10. HIV-1 gp120 Glycoprotein Interacting with Dendritic Cell-specific Intercellular Adhesion Molecule 3-grabbing Non-integrin (DC-SIGN) Down-Regulates Tight Junction Proteins to Disrupt the Blood Retinal Barrier and Increase Its Permeability.

    PubMed

    Qian, Yi-Wen; Li, Chuan; Jiang, Ai-Ping; Ge, Shengfang; Gu, Ping; Fan, Xianqun; Li, Tai-Sheng; Jin, Xia; Wang, Jian-Hua; Wang, Zhi-Liang

    2016-10-28

    Approximately 70% of HIV-1 infected patients acquire ocular opportunistic infections and manifest eye disorders during the course of their illness. The mechanisms by which pathogens invade the ocular site, however, are unclear. Under normal circumstances, vascular endothelium and retinal pigment epithelium (RPE), which possess a well developed tight junction complex, form the blood-retinal barrier (BRB) to prevent pathogen invasion. We hypothesize that disruption of the BRB allows pathogen entry into ocular sites. The hypothesis was tested using in vitro models. We discovered that human RPE cells could bind to either HIV-1 gp120 glycoproteins or HIV-1 viral particles. Furthermore, the binding was mediated by dendritic cell-specific intercellular adhesion molecule 3-grabbing non-integrin (DC-SIGN) expressed on RPE cells. Upon gp120 binding to DC-SIGN, cellular NF-κB signaling was triggered, leading to the induction of matrix metalloproteinases, which subsequently degraded tight junction proteins and disrupted the BRB integrity. DC-SIGN knockdown or prior blocking with a specific antibody abolished gp120-induced matrix metalloproteinase expression and reduced the degradation of tight junction proteins. This study elucidates a novel mechanism by which HIV, type 1 invades ocular tissues and provides additional insights into the translocation or invasion process of ocular complication-associated pathogens.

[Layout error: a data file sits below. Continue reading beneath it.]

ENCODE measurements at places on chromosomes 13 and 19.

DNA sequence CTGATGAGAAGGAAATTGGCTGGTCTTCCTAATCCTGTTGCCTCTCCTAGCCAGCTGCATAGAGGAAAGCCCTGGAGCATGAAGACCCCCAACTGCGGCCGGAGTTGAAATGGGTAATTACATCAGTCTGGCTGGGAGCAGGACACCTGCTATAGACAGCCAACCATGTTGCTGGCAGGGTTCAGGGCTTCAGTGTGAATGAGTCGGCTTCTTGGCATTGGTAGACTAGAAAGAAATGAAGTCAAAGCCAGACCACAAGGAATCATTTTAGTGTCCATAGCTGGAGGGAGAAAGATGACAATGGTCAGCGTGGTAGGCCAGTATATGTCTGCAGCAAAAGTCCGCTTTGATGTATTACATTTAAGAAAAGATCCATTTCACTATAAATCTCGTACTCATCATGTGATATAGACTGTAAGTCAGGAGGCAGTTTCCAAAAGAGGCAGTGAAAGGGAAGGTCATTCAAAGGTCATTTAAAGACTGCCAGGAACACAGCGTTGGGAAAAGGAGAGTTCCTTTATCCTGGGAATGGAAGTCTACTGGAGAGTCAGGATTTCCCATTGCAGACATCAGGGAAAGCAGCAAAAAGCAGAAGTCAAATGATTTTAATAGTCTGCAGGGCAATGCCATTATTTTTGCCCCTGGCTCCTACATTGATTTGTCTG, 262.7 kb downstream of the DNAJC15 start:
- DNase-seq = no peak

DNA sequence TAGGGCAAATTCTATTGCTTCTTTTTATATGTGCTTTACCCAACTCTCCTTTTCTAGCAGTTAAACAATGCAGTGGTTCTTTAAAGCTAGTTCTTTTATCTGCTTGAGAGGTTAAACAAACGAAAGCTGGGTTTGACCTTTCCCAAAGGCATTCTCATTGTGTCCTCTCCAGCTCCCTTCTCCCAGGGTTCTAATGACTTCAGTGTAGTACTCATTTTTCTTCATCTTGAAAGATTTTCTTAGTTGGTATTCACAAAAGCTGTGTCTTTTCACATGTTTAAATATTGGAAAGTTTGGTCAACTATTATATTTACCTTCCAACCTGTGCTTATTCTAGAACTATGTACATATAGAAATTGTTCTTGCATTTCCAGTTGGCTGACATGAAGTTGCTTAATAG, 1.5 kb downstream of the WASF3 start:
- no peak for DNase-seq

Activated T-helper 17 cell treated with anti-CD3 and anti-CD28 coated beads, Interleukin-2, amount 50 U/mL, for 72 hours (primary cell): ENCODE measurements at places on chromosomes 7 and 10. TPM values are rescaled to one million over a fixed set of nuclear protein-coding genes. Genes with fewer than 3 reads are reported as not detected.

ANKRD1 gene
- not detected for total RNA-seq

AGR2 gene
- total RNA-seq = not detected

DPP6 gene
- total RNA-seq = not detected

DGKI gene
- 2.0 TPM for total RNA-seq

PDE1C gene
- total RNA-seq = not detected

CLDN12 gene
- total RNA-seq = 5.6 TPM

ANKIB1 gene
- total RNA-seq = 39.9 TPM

11. Analysis of genetic polymorphisms in CCR5, CCR2, stromal cell-derived factor-1, RANTES, and dendritic cell-specific intercellular adhesion molecule-3-grabbing nonintegrin in seronegative individuals repeatedly exposed to HIV-1.

    PubMed

    Liu, Huanliang; Hwangbo, Yon; Holte, Sarah; Lee, Jean; Wang, Chunhui; Kaupp, Nicole; Zhu, Haiying; Celum, Connie; Corey, Lawrence; McElrath, M Juliana; Zhu, Tuofu

    2004-09-15

    To determine the influence of host genetics on human immunodeficiency virus (HIV) type 1 infection, we examined 94 repeatedly exposed seronegative (ES) individuals for polymorphisms in multiple genes and compared the results with those for 316 HIV-1-seropositive and 425 HIV-1-seronegative individuals. The frequency of homozygous C-C chemokine receptor (CCR) 5- Delta 32 was higher in ES (3.2%) than in HIV-1-seropositive individuals (0.0%; P=.012). However, the CCR5-59029A, CCR2-64I, stromal cell-derived factor (SDF)-1-3'A, RANTES (regulated on activation, normally T cell-expressed and -secreted)-403A, and RANTES-28G polymorphisms were not associated with resistance to HIV-1 infection. Furthermore, we identified novel variants in the DC-SIGN (dendritic cell-specific intercellular adhesion molecule-3-grabbing nonintegrin) repeat region and observed that heterozygous DC-SIGN reduced the risk of HIV-1 infection (3.2% in ES individuals vs. 0.0% in HIV-1-seropositive individuals; P=.011).